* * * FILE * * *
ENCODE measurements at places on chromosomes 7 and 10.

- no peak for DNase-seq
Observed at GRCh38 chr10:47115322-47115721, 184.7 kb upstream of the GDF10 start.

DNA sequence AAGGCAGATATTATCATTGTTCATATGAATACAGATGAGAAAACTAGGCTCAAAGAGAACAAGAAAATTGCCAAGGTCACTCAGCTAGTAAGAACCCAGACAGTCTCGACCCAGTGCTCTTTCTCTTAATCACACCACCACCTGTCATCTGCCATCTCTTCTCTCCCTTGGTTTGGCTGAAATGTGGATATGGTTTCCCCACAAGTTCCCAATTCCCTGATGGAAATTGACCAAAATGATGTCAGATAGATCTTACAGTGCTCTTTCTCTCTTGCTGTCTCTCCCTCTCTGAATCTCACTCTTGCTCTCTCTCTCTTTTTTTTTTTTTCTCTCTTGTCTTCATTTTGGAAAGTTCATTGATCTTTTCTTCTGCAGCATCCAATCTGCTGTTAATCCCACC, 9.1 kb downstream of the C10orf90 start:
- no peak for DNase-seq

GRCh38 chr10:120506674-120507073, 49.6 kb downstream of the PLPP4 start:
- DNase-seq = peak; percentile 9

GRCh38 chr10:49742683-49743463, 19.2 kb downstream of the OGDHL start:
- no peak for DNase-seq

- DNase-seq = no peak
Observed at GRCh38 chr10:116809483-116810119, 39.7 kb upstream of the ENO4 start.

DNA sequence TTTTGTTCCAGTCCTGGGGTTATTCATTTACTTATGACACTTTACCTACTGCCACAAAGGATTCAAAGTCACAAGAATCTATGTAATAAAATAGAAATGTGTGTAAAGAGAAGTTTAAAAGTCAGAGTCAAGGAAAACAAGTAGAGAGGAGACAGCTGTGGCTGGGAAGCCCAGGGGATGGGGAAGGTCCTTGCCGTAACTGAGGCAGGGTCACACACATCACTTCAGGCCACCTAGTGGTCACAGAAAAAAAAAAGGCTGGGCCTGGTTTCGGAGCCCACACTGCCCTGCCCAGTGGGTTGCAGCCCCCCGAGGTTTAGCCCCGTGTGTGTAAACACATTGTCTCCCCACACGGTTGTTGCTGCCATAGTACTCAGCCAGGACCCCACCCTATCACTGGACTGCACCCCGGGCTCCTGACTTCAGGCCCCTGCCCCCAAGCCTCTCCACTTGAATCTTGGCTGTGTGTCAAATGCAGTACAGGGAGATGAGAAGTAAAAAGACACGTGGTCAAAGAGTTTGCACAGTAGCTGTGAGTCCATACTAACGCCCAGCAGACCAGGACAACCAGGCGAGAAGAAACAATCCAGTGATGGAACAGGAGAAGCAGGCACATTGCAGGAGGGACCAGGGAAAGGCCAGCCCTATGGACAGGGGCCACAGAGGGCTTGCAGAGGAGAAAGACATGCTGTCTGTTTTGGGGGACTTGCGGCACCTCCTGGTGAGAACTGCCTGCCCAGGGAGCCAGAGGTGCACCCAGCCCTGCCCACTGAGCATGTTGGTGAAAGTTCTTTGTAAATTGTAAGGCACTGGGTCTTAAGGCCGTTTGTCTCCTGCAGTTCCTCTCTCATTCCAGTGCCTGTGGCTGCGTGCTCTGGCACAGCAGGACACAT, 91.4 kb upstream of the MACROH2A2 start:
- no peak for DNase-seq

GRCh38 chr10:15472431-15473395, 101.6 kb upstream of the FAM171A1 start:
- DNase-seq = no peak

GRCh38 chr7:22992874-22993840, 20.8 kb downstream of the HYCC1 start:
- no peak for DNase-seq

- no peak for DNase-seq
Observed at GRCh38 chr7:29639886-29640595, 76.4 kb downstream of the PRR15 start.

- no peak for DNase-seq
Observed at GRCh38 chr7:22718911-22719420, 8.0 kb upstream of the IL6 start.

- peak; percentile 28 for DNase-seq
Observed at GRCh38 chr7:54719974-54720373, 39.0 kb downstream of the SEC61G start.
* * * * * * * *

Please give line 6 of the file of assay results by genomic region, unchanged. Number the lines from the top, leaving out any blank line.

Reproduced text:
GRCh38 chr10:120506674-120507073, 49.6 kb downstream of the PLPP4 start: